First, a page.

Join Doug Rose for an in-depth discussion in this video Five phases of retrospectives, part of Agile at Work: Getting Better with Agile Retrospectives.
- A retrospective meeting is not an informal gathering. It should be well run, very structured. That's why many teams have a dedicated facilitator. A facilitator is usually someone outside the team. It may be an agile coach or someone who specializes in retrospectives. One book used by many facilitators is, "Agile Retrospectives: Making Good Teams Great." In this book, they outline a simple framework for organizing your retrospectives. They break the retrospective down into five phases. These phases are the start, data gathering, insights, decisions, and closing phase.
The start phase is all about creating structure and safety. It's important to have the team feel comfortable. At the same time, you'll want the team to feel they're doing something new and different. Some facilitators start this meeting by asking everyone to write down what they hope to get from this retrospective. Each person will post this on a post-it note. Then they'll gather up the notes before anyone goes any further. After the retrospective, they'll read the notes out loud. Then they'll ask if the retrospective met their expectations.
The second phase is the data gathering. Here the facilitator usually draws a chart to establish the agenda. Some of the most commonly-used charts are the Starfish diagram or the PANCAKE agenda. This is a list organized by each letter in PANCAKE. This phase is all about extracting information from the team. It's very common for each person to have a stack of post-it notes. They'll come up with notes and action items to put on the chart in front of the room. The facilitator will often use different practices to inspire the team to create this information.
Then they can try to ask the team good questions. They can also use a common link technique, such as the five Ys. Once they've identified these issues, the facilitator will push them to come up with SMART goals. These are the goals that are Specific, Measurable, Achievable, Realistic, and Time-boxed. One of the key challenges with data gathering is making sure that everyone has a shared understanding of what happened. When something happens, everyone usually has a different version of the same event.
Everyone has their own memory of what happened. You'll see this when people recall events on news shows or in the courtroom. Everyone will have a perspective on what they saw. The facilitator will want to take each of these memories and create a shared understanding. Only with this shared understanding can the team move into the next phase. The third phase is all about generating insights. This is one of the most important parts of the retrospective. The team isn't there to celebrate or complain; it's about making the team better.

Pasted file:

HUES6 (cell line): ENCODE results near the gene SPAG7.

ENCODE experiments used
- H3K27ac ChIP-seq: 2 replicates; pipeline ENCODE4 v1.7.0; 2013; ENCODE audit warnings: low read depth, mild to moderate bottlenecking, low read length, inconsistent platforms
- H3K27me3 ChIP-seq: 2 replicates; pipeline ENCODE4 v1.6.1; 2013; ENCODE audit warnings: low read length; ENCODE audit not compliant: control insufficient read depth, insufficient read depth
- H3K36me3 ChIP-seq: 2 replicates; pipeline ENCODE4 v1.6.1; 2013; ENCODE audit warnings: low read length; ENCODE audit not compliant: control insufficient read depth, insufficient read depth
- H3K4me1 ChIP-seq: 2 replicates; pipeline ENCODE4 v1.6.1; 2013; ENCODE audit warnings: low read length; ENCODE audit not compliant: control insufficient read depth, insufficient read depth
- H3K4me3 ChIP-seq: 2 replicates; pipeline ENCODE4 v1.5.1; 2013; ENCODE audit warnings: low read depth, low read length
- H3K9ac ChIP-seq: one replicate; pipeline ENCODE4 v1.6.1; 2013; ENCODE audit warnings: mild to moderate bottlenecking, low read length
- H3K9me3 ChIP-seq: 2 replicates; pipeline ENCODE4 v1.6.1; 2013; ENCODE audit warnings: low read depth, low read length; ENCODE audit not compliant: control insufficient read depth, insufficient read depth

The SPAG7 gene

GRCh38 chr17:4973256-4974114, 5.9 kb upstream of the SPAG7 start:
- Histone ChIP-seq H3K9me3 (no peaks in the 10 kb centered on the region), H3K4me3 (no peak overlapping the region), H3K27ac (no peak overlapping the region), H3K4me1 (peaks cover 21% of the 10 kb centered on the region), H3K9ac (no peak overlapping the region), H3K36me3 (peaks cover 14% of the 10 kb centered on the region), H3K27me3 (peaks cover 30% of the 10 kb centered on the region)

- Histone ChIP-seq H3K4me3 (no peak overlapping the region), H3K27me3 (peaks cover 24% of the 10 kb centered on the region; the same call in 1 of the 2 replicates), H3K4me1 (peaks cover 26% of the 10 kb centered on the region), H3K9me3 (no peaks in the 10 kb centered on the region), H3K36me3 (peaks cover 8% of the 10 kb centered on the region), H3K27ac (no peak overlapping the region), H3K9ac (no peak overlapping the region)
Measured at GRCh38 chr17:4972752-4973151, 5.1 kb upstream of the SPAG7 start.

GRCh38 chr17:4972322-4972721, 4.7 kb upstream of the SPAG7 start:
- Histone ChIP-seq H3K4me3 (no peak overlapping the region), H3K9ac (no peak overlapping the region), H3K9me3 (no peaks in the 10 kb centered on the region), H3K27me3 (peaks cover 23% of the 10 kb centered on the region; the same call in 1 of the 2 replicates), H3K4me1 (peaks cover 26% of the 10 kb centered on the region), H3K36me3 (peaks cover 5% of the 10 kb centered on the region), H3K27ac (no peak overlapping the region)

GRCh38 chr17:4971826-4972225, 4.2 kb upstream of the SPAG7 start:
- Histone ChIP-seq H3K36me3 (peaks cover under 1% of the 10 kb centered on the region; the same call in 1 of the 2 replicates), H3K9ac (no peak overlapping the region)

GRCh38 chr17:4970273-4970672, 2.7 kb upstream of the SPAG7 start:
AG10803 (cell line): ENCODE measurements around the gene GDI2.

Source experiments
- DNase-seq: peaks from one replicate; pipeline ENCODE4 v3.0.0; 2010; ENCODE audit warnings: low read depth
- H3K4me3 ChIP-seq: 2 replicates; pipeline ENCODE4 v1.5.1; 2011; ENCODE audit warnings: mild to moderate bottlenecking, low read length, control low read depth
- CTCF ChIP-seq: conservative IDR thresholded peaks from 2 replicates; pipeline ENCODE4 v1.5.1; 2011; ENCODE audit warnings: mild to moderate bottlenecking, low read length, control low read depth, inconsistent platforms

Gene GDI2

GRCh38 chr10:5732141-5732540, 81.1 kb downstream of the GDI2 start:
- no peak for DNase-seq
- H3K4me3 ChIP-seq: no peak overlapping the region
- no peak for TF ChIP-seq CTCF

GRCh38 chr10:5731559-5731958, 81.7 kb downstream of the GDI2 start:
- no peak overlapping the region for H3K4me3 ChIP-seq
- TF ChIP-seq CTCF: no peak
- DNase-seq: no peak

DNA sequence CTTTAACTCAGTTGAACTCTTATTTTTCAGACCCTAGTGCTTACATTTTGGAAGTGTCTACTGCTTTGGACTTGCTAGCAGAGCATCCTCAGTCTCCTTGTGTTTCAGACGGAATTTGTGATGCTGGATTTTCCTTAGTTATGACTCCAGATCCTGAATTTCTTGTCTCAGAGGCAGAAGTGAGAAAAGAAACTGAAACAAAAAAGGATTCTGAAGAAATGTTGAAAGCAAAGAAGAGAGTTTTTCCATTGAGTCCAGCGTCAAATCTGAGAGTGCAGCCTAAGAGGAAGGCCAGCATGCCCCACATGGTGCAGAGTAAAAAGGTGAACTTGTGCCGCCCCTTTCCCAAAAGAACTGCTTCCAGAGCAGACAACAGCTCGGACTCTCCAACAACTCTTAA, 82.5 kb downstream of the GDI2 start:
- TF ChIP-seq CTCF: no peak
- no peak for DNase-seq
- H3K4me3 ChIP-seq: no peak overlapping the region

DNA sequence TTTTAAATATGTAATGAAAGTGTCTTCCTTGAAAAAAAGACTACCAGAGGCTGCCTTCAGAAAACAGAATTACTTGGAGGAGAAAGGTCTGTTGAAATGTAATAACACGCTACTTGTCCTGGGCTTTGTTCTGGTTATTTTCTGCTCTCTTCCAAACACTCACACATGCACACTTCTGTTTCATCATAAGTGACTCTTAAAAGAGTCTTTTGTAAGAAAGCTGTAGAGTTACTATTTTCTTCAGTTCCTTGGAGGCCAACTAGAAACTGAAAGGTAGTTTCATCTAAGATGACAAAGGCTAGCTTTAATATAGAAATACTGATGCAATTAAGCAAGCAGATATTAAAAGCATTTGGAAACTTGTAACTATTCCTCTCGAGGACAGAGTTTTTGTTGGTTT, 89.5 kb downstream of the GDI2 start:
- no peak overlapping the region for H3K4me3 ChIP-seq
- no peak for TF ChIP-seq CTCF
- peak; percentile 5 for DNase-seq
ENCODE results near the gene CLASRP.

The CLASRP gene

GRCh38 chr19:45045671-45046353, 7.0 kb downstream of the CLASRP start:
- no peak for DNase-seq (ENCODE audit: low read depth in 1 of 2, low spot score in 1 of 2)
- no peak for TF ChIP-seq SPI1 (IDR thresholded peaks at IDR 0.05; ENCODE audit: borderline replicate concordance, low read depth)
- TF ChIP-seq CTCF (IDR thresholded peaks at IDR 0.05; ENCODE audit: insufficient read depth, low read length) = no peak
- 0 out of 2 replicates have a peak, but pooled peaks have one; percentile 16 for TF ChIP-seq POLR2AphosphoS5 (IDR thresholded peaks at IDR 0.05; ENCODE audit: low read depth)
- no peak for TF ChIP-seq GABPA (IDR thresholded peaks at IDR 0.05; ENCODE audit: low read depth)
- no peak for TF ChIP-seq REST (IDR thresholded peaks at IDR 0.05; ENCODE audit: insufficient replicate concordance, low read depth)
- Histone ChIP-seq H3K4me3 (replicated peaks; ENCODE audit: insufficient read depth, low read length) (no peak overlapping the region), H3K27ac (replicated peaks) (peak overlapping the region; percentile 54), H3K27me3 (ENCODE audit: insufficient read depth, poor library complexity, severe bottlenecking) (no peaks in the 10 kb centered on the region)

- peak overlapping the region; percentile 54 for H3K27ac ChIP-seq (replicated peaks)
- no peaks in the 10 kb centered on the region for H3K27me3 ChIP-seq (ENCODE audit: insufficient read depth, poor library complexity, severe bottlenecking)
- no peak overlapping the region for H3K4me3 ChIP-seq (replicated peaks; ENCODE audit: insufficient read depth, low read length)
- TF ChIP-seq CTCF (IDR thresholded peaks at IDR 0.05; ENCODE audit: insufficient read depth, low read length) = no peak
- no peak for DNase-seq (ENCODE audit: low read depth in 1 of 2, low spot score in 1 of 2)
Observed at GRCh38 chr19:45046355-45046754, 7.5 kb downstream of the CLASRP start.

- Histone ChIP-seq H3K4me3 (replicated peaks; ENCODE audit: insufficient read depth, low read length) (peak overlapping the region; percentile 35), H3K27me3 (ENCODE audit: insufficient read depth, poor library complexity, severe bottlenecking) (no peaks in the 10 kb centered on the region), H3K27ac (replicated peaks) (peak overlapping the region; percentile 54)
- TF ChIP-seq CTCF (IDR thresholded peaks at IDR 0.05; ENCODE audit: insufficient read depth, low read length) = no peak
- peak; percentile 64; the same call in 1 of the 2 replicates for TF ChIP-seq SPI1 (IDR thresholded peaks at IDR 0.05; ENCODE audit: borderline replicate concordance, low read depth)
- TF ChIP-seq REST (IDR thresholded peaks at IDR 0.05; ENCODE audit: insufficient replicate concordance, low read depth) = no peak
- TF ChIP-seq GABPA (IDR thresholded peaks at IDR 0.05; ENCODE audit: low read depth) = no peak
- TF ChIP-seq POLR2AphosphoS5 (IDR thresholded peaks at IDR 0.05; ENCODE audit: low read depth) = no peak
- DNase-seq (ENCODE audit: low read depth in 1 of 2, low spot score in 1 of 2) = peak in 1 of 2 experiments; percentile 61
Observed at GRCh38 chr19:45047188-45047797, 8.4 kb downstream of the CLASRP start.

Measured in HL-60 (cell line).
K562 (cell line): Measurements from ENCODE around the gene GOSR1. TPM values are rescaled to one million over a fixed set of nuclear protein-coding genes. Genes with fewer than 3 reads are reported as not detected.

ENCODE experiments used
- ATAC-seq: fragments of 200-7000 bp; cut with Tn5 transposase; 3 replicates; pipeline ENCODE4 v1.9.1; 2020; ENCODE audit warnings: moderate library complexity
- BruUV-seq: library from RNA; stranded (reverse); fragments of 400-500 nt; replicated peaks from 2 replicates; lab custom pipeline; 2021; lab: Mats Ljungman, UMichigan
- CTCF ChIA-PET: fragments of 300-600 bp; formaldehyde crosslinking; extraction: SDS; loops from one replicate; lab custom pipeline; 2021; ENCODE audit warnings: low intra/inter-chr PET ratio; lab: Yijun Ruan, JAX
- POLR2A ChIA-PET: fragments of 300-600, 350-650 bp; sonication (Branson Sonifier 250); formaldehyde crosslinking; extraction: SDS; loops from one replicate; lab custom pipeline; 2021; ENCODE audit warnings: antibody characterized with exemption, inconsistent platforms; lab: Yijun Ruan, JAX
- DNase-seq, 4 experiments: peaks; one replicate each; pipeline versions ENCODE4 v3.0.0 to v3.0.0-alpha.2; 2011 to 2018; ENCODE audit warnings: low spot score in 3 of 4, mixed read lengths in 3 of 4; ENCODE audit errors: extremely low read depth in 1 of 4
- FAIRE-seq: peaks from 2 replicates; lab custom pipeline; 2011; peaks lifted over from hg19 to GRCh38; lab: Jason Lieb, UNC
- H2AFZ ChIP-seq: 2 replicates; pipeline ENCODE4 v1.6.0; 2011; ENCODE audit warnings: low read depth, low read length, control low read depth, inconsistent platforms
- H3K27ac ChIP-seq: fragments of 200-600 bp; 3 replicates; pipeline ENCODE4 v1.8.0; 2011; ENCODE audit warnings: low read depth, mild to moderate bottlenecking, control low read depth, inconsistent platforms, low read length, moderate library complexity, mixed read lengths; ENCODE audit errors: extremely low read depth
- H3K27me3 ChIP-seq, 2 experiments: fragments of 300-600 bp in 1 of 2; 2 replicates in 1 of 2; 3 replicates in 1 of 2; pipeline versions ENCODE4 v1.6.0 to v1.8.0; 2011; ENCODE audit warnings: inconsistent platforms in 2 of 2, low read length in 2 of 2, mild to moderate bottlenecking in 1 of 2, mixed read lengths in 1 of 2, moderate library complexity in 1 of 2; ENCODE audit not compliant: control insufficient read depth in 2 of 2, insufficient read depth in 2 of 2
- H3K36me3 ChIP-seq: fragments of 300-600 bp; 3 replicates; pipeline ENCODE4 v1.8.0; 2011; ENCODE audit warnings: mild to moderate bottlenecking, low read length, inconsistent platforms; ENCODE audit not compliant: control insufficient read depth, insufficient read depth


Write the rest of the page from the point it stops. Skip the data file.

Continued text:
The best way to make the team better is through real learning. A good facilitator will point to the charts and ask the team, "What are the patterns you see?" The key is to push the team to understand their challenges as a whole. Some teams think if they only fix a few problems, they would be more productive. In reality, many teams struggle for a variety of reasons. It's like a machine that has many rusty parts and you have to decide which are the easiest to fix. It's important for the whole team to focus on the process.
They shouldn't blame any one individual. If you want to fix the machine, you don't blame any one part for being rusty. Instead, you need to focus on why that part became rusty. The same is true with an agile retrospective. Focus on the process and not the individual. The fourth phase is about having the team make decisions. The best way they do that is by creating very clear action items. The team needs to break their challenges down into action items and then spell out how to fix the process.
Each team member volunteers to accept at least one action item. The facilitator should point out any action items that are unaddressed. Be sure to spread the effort out equally among the team. Finally, the team should close off the retrospective. The facilitator should ask whether or not the retrospective met everyone's expectations. If there were problems, then it's the facilitator's responsibility to write notes and apply the changes to the next meeting. If you're the facilitator, try to make sure that everyone feels positive and that the retrospective was productive.
How you close out the retrospective will have a big impact on how the next one begins.
Watch and learn agile project management techniques to assess your project today, and get back on track for tomorrow. Find more courses on agile project management in the Agile at Work series on Doug's author page.
- Five phases of retrospectives
- Choosing an ideal meeting space
- Identifying issues and improvements
- Working with a distributed team
- Encouraging discussions
- Setting goals using SMART criteria
- Asking good questions
- Making team decisions
- Closing out an agile retrospective